It is pointless reaching any conclusions abut the Canada Line at this stage. It was not the highest priority, or the best choice, but we are stuck with it. Rather like the Millennium Line. But probably a bit more useful. If the Casino parking price stays at $2 – and is available in the evening, when you only need a one zone ticket – then the time and cost of driving all the way or park and ride is about the same for me. So I will probably use it when I go downtown. I doubt that I can be tempted to use the local bus though, simply because late at night (which is when I tend to be coming home from downtown) the last place I want to hang around is a bus loop – or Richmond Centre. And it is unlikely that service frequencies will get much better off peak – despite some quite heavy loads when there are events on. I did see one in station refreshment place going in – Jugo Juice will be at 41st – but then there are already places just inside the Oakridge Mall like that. There is no sign of any services at the Richmond stations apart from a cabin type building that could be a concession – or more likely a driver’s rest room.

I have a lot of pictures to work on and they will be on flickr and here – eventually. But Comments are now Open

Written by Stephen Rees

August 18, 2009 at 12:43 pm

Posted in transit

Tagged with

The Canada Line Opens

with 20 comments

I said that I would not get on the Canada Line to-day, simply because I dislike crowds. I also do not much enjoy waiting in line – and if I had tried to ride the Canada Line today, that is what would have happened. In somewhat the same vein as the opening of the Golden Ears Bridge, more people turned up than could be accommodated, and at 7pm they started turning people away. So in that sense to-day has been a success.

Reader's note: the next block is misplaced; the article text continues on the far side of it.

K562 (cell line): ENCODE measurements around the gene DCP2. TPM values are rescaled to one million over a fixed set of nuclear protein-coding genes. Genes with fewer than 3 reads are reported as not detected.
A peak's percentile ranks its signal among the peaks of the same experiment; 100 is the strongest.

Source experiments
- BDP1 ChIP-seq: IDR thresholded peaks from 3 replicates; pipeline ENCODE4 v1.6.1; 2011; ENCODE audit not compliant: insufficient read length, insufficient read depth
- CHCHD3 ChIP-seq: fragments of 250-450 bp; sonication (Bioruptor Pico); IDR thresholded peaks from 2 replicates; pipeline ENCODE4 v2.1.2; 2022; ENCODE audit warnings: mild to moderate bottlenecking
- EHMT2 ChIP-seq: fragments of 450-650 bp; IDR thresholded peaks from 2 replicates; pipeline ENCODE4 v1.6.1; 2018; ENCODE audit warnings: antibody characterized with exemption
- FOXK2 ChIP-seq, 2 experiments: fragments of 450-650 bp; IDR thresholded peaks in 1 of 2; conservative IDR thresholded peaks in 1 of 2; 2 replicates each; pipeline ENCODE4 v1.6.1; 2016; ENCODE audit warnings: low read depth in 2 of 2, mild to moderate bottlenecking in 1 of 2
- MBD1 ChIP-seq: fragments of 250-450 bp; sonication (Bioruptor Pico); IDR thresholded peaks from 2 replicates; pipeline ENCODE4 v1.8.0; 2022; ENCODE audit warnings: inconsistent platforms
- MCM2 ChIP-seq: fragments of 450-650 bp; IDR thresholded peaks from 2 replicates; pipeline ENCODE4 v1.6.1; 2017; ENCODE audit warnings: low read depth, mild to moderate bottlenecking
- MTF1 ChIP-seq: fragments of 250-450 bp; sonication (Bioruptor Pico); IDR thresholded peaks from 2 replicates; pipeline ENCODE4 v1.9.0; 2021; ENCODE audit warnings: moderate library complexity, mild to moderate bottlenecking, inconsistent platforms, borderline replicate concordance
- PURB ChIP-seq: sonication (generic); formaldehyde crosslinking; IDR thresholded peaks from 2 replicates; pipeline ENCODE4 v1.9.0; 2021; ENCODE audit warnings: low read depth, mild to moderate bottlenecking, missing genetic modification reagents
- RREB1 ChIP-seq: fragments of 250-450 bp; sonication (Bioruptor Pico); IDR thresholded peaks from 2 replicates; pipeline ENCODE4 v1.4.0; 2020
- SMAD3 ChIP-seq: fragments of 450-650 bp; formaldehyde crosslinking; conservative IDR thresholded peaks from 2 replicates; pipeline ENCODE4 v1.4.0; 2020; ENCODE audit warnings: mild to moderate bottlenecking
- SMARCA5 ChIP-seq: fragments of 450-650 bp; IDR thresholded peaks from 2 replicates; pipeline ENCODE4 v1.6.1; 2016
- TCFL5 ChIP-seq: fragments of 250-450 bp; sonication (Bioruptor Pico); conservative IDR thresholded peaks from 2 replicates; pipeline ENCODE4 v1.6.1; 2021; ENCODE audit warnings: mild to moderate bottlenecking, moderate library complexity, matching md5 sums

My last post on this blog got way more attention than I thought possible. It was, after all, me responding to a third party’s comment on Charlie Smith’s piece in the Straight. Not even repeating what Smith had said – but of course using his headline. And somehow I became the spokesperson for the “nay sayers”. Both the CBC and the Courier wanted to talk to me  – not, so far as I can tell, Charlie. The Courier seemed a bit disappointed that I do not live in Vancouver or use transit to commute to Vancouver every day. The CBC mucked me about all morning – changing the planned location at the last minute, getting me out to the airport and even having me ride the escalator with their reporter as though we had ridden the train there – of course we hadn’t: we all drove. But only one sentence I spoke actually made it to air. I am not even sure it made a great deal of sense and if you had been eating supper or coughed at the wrong time you would have missed it anyway.